Friday, July 22, 2011

Portable Kegerator/Jockey Box Round 2

As I had left it in the last post, I had just finished assembling the top.  My original plan was to just use some 2"x4"s and build a basic structure underneath, but I was convinced by Marygrace to just go the fancier route (and easier) and buy four pre-made table legs with mounting brackets.  It really wasn't anything more difficult than screwing on a few brackets and then screwing in the table legs.

I was a bit worried about having enough room underneath to maneuver the kegs and have room for all of my attachments, but I ended up having about 5" which was plenty of room.

Here's a picture of it fully assembled.

Here it is after some staining and varnishing.

I got a fancy four valved manifold for the CO₂ line.  This way, if one of the kegs got kicked I could shut off the gas so it wouldn't drain the keg if someone pulled the tap.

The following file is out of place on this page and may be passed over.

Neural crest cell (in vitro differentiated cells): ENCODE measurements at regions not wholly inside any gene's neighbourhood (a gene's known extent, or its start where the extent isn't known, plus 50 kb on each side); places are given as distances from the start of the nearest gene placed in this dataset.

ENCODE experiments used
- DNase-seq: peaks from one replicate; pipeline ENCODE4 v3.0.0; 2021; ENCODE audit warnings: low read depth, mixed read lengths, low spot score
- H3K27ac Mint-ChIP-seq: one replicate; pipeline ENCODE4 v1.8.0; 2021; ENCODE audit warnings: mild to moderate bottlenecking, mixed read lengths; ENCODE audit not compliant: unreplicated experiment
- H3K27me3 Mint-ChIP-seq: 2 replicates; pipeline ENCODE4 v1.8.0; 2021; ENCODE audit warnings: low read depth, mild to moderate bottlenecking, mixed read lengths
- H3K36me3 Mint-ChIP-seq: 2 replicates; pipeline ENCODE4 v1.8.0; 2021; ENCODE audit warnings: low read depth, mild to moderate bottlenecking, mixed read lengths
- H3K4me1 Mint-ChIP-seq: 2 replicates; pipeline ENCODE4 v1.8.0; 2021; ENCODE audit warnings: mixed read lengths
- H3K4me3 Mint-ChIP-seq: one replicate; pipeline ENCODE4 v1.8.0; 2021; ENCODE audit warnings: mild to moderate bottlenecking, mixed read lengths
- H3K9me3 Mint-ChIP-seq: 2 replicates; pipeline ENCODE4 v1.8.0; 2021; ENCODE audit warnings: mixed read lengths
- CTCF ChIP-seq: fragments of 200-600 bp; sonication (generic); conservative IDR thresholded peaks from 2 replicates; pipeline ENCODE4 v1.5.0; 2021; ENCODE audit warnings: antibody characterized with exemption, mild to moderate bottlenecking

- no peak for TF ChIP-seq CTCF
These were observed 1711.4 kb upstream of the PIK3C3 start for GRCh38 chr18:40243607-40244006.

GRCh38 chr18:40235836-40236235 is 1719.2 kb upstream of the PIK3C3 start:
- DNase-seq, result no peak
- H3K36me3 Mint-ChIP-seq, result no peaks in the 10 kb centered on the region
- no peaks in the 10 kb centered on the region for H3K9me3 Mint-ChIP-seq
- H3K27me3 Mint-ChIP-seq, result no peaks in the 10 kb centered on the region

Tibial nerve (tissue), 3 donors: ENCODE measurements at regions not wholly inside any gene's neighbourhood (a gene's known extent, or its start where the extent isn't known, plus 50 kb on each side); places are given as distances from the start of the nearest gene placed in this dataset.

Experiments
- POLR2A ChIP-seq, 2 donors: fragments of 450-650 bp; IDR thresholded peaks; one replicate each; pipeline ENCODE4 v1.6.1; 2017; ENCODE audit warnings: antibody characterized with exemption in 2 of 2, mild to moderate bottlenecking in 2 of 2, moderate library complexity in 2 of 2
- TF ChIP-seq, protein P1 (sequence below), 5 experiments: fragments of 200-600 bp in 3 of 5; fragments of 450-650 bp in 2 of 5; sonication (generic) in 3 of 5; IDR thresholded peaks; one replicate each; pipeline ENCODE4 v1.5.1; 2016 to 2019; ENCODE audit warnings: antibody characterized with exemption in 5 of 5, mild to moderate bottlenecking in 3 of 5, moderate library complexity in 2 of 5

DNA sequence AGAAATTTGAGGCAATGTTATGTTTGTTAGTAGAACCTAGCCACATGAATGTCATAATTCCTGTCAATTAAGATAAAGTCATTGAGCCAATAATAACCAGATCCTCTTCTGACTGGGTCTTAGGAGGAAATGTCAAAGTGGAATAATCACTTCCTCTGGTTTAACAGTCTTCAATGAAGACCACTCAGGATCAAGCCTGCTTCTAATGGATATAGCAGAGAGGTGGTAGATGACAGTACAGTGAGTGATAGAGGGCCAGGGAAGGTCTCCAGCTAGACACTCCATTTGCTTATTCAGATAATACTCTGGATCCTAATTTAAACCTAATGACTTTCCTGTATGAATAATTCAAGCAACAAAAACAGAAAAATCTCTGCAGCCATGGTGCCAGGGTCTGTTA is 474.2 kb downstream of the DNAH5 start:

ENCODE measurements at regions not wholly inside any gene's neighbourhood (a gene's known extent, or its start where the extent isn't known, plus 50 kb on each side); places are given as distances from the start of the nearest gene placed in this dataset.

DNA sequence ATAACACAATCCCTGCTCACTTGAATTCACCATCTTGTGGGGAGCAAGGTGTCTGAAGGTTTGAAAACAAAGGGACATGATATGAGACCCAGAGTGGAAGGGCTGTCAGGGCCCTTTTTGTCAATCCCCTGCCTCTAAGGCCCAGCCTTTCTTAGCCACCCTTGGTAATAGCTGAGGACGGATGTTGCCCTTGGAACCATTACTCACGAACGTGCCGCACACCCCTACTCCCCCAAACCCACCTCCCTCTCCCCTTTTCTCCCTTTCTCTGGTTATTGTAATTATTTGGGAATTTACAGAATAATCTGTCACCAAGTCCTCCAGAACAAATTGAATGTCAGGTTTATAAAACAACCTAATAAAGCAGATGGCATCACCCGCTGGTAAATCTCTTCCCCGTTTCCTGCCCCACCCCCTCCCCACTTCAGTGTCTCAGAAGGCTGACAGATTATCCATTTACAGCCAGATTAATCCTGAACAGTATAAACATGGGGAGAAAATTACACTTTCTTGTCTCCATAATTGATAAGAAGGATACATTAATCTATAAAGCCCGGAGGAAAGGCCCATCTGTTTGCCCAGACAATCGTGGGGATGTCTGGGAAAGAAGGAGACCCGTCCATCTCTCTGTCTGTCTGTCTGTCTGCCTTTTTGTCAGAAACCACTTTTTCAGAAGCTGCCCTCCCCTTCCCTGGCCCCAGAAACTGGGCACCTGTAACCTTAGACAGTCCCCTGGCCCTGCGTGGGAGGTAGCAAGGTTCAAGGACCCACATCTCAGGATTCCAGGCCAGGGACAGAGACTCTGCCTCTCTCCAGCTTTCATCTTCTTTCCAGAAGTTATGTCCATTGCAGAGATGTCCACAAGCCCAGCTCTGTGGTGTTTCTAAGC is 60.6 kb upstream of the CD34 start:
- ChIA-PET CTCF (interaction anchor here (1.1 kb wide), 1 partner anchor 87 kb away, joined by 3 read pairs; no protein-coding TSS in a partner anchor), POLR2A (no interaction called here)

And here is is fully assembled.

Marygrace's mother had made me a skirt to go around the bottom of the kegerator, blue and white checkered.  Unfortunately, I didn't manage to get any photos of it while it was set up.  So next time I use it, I will post some pictures up here.  I also designed this kegerator to be able to fit into the back hatch of my car, so if I ever have to transport it, I'll have to post those photos too.

Primary: Lite American Lager, Ginger Ale
Carbonating: Honey Dunkelweisen
Total for 2011: 60 Gallons


  1. That turned out looking really nice. But did you insulate the lines at all? Looks like they travel a little ways without any refrigeration.

  2. The tower that I used was an old glycol cooled tower so it was completely insulated. Other than that, there was no insulation used. From the exit of the keg to the tower was only about 8". Also, this was designed and used as more of a jockey box, so the beer would not be in the lines for an extended period of time before it was poured.